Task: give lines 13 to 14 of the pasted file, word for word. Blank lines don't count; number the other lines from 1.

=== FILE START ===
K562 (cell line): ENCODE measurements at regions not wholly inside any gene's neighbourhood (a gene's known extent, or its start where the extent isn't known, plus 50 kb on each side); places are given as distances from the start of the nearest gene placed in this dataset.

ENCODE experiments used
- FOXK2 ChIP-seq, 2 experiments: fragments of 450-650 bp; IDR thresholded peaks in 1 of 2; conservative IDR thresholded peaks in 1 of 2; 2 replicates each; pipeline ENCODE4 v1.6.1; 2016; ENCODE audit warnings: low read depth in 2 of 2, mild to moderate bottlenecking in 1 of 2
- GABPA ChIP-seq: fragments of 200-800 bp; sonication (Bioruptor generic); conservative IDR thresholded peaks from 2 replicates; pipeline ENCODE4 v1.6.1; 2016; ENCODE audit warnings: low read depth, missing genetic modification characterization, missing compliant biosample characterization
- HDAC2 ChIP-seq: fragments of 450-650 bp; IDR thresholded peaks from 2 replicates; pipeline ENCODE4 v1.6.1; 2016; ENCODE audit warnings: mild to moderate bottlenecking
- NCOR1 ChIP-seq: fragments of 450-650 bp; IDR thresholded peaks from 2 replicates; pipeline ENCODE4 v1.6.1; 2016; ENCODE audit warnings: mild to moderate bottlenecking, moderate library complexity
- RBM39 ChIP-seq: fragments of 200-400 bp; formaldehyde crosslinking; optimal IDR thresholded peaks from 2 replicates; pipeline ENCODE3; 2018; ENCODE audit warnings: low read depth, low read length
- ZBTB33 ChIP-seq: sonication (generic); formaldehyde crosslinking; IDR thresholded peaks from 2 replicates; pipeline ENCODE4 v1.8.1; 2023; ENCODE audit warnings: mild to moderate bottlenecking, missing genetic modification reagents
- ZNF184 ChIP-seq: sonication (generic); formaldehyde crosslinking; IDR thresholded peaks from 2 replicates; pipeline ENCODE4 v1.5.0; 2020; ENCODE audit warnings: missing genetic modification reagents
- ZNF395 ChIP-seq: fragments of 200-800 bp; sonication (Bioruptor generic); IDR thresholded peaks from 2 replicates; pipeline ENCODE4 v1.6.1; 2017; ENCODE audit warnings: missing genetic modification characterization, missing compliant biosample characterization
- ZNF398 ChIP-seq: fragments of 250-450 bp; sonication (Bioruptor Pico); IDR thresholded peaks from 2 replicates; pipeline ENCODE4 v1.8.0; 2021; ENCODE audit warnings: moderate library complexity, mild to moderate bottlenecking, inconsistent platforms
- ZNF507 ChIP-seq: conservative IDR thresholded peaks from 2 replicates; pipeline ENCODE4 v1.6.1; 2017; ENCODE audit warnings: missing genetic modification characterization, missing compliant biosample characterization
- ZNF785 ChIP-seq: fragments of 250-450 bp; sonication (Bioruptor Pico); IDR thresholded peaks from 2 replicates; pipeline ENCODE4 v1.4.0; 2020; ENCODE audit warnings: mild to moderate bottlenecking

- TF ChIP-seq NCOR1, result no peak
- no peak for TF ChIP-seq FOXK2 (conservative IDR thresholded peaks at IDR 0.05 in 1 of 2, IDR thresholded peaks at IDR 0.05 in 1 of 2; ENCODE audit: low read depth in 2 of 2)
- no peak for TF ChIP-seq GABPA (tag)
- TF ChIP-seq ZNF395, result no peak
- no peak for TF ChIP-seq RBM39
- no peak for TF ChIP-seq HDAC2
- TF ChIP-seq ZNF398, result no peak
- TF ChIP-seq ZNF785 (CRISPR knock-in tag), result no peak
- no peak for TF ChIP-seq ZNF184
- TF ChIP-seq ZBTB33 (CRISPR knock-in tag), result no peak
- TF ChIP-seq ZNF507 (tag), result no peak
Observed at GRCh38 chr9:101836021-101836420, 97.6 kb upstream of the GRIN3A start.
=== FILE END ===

- ZNF785 ChIP-seq: fragments of 250-450 bp; sonication (Bioruptor Pico); IDR thresholded peaks from 2 replicates; pipeline ENCODE4 v1.4.0; 2020; ENCODE audit warnings: mild to moderate bottlenecking

- TF ChIP-seq NCOR1, result no peak